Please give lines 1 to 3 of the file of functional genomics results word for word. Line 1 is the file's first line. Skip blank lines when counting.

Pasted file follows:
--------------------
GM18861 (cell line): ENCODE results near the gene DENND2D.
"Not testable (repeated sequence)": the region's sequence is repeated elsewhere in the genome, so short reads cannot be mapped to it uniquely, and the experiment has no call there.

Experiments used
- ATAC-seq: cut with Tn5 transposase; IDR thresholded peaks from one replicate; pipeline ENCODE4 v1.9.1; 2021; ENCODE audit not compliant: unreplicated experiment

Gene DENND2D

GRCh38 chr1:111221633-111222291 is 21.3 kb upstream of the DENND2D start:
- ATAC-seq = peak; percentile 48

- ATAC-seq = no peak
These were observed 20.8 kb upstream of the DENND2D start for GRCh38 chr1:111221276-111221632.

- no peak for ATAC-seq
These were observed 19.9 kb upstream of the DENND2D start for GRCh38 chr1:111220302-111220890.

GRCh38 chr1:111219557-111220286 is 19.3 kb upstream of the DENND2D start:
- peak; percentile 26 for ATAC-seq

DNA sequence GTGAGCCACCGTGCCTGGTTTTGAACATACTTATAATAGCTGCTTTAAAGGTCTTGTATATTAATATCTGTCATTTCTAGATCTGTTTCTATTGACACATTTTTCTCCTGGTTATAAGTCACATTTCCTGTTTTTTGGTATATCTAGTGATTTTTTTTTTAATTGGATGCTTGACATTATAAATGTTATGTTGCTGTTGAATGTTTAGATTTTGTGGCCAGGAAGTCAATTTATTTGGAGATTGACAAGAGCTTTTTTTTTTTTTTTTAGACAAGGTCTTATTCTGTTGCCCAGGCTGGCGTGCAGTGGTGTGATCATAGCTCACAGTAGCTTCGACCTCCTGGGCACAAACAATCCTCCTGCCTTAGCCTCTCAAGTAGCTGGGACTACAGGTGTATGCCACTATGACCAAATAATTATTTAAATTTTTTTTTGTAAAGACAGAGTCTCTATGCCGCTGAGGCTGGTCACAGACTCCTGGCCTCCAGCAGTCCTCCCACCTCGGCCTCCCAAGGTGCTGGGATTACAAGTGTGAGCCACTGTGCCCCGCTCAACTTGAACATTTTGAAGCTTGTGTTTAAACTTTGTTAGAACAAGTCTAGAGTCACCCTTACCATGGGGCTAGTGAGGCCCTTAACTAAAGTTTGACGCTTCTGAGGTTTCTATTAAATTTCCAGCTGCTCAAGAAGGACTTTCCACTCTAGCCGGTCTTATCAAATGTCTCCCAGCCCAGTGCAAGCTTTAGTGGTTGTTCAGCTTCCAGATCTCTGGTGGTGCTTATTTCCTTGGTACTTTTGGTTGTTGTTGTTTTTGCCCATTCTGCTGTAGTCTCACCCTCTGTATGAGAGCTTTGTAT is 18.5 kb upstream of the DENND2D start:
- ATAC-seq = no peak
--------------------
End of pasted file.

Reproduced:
GM18861 (cell line): ENCODE results near the gene DENND2D.
"Not testable (repeated sequence)": the region's sequence is repeated elsewhere in the genome, so short reads cannot be mapped to it uniquely, and the experiment has no call there.

Experiments used